Reducing employment taxes also makes sense on grounds of competitiveness and equity. Employment taxes now hit our most successful companies hardest. A company such as Microsoft or McKinsey desperately needs talented people, and there is a limited pool of those with the requisite skills. As a part of a company's compensation package, it has to pay enough to offset the employment taxes paid by the employee. If it doesn't make up the taxes in higher wages, the employee can go somewhere else where the employer will cover the taxes. Meanwhile, at a lumberyard where there is an excess of labor, the company doesn't have to pay higher wages and the bulk of the employment taxes hit the workers. Perversely, it is the lowest-paid workers and the companies most essential to economic growth that are hit hardest by employment taxes.
We will never make these simple changes in our political system or in our energy and tax systems if we don't tell the truth about our national circumstances. Political leaders should not arrogate to themselves, based on a desire to hold onto political power, the right to hide the truth from the people. If we tell people the truth we can trust them to do the right thing. Sounds like a radical notion, but it's really just common sense.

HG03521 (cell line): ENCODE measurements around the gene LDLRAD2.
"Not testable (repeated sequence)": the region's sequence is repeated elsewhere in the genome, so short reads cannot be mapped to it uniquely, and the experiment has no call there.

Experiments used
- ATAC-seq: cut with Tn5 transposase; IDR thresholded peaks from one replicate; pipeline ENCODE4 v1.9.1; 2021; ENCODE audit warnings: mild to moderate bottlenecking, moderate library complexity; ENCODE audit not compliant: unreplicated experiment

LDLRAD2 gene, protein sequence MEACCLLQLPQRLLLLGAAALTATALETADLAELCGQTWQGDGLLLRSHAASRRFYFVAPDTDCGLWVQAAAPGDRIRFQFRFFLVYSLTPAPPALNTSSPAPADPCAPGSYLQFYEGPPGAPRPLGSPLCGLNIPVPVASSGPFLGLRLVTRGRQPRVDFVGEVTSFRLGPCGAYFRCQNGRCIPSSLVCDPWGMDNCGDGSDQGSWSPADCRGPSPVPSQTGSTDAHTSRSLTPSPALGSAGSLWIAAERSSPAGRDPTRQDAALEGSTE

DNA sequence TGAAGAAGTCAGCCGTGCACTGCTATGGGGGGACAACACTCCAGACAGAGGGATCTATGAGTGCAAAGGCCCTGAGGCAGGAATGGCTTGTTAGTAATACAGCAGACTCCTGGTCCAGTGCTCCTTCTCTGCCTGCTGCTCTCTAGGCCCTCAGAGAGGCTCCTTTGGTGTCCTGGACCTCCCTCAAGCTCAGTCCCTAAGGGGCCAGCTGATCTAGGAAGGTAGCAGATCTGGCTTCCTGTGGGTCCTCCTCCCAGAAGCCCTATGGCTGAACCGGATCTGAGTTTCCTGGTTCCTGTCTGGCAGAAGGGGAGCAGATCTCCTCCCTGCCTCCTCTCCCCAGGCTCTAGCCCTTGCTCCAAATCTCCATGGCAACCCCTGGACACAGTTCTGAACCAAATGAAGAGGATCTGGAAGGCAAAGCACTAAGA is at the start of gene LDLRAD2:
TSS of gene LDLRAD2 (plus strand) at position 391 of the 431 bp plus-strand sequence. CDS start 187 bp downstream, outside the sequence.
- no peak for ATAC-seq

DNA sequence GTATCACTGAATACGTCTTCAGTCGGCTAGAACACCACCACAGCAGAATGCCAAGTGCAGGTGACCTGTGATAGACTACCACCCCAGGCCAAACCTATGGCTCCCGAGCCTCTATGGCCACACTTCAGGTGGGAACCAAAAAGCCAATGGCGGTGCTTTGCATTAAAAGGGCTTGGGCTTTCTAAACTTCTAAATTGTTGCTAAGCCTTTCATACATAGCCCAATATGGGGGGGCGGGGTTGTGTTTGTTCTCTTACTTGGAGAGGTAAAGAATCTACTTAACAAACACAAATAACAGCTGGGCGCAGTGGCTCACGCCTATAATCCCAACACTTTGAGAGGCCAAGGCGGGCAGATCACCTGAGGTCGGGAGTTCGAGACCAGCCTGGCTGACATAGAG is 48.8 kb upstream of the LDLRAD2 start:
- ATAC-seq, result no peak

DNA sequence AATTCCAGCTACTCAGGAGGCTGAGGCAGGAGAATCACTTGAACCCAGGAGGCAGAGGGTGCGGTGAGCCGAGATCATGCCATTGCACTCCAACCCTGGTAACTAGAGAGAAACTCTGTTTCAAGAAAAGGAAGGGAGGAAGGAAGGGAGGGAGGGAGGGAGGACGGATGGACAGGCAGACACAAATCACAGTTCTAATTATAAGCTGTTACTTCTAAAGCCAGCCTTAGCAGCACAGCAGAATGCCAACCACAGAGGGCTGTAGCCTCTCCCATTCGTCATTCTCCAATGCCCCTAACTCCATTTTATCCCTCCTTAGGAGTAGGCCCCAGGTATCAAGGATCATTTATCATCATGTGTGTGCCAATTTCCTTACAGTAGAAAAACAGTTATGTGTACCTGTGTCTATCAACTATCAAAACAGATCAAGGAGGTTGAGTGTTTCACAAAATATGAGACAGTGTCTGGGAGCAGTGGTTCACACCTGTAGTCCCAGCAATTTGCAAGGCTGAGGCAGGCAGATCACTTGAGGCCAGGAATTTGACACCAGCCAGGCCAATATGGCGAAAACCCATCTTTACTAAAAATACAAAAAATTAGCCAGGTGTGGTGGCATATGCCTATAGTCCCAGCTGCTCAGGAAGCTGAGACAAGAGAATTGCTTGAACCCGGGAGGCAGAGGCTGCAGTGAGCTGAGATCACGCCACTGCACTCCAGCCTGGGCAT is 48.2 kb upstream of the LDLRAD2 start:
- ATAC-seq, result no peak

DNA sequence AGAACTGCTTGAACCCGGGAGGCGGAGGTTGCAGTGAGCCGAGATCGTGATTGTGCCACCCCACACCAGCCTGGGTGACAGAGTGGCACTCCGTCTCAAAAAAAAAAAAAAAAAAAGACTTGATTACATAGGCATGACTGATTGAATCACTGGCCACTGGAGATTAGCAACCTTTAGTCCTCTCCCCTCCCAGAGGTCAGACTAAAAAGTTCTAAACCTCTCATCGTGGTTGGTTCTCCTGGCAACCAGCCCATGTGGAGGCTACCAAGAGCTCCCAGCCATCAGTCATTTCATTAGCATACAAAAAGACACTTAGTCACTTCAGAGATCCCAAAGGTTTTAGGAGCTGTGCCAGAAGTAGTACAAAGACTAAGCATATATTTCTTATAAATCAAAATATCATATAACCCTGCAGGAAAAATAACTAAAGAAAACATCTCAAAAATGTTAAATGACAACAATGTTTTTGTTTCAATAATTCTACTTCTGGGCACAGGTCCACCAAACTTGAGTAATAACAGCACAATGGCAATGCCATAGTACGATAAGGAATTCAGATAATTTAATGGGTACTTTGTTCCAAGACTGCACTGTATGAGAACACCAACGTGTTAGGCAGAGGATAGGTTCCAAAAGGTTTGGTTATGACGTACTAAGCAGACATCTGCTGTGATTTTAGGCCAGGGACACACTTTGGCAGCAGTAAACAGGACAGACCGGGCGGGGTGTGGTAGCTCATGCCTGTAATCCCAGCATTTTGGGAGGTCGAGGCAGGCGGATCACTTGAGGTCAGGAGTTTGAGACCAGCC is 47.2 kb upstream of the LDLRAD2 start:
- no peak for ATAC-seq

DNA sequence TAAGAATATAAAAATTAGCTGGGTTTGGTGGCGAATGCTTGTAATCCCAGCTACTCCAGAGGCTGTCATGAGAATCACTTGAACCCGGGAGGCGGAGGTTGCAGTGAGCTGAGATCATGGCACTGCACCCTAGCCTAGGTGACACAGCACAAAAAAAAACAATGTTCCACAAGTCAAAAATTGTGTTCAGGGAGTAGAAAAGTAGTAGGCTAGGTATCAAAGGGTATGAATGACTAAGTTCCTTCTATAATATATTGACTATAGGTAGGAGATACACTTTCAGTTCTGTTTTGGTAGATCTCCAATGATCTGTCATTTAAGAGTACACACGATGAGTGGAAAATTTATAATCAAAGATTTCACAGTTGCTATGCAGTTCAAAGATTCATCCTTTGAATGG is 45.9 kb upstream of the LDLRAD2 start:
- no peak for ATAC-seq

Once we face the truth about our abysmal voter turnout, our oil addiction, our health-care and education crises, and our inadequate national savings, there is good news. There are answers to all our current problems. It's not rocket science. What's required is the political will to enact policies that can allow us to thrive in the 21st century. An administration bold enough to tell the truth will find an audience ready for bold solutions.
Bill Bradley is a Democratic former senator from New Jersey.